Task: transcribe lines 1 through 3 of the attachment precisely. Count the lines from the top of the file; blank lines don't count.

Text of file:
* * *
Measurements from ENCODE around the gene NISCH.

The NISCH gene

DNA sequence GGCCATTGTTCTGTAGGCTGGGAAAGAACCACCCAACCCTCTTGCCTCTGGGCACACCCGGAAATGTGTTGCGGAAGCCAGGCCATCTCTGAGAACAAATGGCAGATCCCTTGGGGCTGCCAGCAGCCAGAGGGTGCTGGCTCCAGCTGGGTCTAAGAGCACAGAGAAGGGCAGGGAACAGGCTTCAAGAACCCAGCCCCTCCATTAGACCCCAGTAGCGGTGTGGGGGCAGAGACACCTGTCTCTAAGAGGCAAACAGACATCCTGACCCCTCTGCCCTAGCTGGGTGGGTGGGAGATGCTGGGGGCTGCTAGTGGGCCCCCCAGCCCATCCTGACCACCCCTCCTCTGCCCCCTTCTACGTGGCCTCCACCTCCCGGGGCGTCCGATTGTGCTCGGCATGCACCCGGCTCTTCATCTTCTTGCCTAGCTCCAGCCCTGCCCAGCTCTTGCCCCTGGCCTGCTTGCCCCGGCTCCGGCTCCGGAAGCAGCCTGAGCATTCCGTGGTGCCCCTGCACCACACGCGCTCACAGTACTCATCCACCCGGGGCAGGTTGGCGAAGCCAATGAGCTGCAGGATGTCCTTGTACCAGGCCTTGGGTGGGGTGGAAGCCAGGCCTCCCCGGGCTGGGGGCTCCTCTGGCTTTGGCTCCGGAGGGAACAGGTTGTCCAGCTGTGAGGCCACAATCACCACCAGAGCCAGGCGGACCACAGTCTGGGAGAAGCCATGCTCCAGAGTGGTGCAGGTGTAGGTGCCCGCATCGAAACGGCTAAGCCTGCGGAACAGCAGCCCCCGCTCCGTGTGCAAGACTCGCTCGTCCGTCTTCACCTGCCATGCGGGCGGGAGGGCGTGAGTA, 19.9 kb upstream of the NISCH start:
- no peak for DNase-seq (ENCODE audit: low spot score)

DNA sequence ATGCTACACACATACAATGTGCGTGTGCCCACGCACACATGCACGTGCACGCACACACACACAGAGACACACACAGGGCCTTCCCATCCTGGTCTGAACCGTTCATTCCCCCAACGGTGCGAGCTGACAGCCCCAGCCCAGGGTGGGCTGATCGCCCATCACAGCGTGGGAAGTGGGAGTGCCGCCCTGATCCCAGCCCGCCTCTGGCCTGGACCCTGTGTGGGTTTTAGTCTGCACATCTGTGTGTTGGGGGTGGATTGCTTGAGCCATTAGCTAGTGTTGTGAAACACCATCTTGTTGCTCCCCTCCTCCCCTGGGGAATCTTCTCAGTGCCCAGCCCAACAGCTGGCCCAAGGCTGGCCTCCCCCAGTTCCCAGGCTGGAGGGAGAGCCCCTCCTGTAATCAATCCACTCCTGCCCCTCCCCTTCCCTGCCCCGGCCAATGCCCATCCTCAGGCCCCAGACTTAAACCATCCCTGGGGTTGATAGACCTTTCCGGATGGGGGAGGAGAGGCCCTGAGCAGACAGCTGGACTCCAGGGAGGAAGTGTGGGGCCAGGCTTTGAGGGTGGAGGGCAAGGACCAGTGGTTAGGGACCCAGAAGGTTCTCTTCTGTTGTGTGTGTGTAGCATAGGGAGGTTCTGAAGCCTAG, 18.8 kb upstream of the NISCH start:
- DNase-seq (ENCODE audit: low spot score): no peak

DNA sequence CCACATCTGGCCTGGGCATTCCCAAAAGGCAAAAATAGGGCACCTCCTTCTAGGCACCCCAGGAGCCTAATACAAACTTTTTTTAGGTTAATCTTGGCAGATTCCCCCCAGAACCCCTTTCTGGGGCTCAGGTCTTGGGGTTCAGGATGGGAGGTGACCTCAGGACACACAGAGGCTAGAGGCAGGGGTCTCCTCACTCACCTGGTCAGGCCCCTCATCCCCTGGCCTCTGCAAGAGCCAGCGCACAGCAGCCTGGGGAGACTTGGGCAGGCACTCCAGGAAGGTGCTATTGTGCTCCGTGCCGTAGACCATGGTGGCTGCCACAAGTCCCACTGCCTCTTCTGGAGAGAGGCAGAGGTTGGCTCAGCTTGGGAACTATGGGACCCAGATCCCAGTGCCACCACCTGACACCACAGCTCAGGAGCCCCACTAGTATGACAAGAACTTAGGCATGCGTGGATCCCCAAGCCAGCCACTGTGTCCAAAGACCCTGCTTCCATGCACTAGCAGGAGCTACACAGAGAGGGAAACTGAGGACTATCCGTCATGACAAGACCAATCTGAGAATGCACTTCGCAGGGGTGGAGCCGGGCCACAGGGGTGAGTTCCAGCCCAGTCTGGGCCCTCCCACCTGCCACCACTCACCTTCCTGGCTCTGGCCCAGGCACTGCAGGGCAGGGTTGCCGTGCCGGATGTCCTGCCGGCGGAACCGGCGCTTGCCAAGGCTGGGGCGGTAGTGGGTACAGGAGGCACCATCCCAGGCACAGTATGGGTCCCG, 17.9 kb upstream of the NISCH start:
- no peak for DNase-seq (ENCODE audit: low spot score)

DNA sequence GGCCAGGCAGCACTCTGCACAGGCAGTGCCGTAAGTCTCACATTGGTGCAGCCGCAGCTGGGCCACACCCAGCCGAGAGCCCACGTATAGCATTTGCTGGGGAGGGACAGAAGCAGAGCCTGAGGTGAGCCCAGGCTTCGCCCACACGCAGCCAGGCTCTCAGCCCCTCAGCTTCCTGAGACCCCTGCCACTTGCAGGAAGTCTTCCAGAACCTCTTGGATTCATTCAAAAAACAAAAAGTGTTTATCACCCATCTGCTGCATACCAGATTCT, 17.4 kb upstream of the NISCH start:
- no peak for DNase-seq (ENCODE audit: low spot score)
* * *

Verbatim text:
Measurements from ENCODE around the gene NISCH.

The NISCH gene

DNA sequence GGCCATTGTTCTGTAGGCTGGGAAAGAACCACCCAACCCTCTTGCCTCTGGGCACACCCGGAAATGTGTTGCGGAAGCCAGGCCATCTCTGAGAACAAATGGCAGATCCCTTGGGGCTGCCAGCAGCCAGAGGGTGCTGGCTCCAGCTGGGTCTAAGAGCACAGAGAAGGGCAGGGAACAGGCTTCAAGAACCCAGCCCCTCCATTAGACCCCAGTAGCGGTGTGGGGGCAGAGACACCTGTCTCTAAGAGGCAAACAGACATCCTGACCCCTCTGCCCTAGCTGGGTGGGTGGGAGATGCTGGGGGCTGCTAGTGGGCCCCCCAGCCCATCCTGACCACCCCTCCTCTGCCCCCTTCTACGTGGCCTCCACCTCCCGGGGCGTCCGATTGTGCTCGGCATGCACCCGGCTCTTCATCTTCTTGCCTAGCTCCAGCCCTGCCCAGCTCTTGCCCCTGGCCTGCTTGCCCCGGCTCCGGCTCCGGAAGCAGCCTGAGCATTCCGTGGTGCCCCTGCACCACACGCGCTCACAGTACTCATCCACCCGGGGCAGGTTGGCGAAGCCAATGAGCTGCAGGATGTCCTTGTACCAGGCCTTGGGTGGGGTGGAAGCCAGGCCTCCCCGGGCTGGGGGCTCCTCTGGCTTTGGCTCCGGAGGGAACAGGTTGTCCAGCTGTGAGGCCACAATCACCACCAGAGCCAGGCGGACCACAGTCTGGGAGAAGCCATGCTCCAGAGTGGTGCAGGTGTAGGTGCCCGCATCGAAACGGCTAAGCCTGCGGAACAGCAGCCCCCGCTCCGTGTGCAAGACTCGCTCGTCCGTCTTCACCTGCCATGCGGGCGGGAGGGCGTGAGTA, 19.9 kb upstream of the NISCH start: